GREENLAND 2002 - DISPATCH 8 Falling Spindrift

We set off at 7PM for our most distance objective, a solitary ice peak out toward the icecap. It was a 7 mile ski each way with a climb set in the middle. But after a rest day we were feeling ambitious.

The ski and climb went smoothly, and we decided to go even further afield out to a group of nunataks piercing the fringe of icecap. It was at the summit of one of these nunataks that I first became aware of a sound, like a distance roar. I looked first to the other half of our group which were on a neighboring nunatak. They were dots at the top. Then I looked west toward the icecap. It was a sight I will never forget.

At 73 degrees north the icecap is approx 500 miles across and as it reaches the mountainous regions of northeast Greenland including the NHN, it descends, sometimes abruptly. The mountains are merely speed bumps as the iceflows lurch toward the sea.

So out to the west, toward the ice cap I looked. There, I saw an amazing sight.

A terrific wind was throwing sheets of spindrift off the ice and sending it cascading down the cliffs that form the edge of the icecap. It was as if a tremendous waterfall was thundering, only there was snow and it was flowing softly and intricately unlike any falling water. The sight was mesmerizing.

Unfortunately mesmerizing because it was on the way down from the nunatak that the strength of the first wind came upon us. At once it knocked me to one side, and when I turned one shoulder, it threatened to carry me away. I staggered drunk-like with James and Geoff off the nunatak and down to our skis. The others did the same from the adjacent summit. We hastily attached our skis and headed for camp. As we all considered what would come next, the adrenaline started to flowing in a big way. This is how a lot of bad stories begin. Not knowing how the conditions would progress, I began considering a place to bivouac through the storm.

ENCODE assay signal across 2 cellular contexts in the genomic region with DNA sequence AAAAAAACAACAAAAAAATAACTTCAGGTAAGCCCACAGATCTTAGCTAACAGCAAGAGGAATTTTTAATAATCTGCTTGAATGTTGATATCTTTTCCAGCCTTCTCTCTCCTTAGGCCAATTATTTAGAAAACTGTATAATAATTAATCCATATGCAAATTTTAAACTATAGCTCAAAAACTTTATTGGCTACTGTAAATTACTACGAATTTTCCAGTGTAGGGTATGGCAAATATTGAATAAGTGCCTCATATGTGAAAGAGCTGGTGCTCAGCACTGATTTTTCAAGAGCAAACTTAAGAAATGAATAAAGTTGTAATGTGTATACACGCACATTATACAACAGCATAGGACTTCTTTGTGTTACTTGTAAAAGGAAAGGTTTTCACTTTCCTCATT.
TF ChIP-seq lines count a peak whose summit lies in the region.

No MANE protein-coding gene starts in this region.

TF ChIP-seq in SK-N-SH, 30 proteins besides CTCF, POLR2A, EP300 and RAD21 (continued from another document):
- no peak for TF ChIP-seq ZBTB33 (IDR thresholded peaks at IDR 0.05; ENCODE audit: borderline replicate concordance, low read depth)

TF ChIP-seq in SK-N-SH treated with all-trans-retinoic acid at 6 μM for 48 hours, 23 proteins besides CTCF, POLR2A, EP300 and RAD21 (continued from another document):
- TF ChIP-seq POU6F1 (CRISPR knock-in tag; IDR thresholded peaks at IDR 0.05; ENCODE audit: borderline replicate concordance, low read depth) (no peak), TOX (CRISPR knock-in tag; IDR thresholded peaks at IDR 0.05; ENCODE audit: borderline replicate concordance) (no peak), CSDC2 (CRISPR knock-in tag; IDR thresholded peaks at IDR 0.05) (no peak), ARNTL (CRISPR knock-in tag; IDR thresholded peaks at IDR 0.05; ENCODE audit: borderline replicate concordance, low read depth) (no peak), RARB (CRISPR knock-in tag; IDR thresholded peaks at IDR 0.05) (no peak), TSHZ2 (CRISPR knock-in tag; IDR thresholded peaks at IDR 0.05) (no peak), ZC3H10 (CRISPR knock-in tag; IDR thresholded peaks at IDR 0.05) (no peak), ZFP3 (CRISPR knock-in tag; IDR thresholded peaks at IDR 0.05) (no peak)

Soon after, frozen snow began whipping past us in blinding sheets and obscured everything below our knees. It was a struggle to stay upright, but we navigated in a way that eventually placed the wind at our backs and the effort was made bearable.

It was another exhausting hour of buffeting wind and snow, and then as quickly as it began, it ended. The wind was gone and it become dead calm, utterly silent. It was another reminder of how wild and desolate this place is. No place for mistakes.

We're down to the final stretch of time here at NHN. But we plan to fill our remaining days with several more objectives. Thank you for following along!

More to follow soon. David Keaton


GREENLAND 2002 - Niels Holgersen Nunatakker Introduction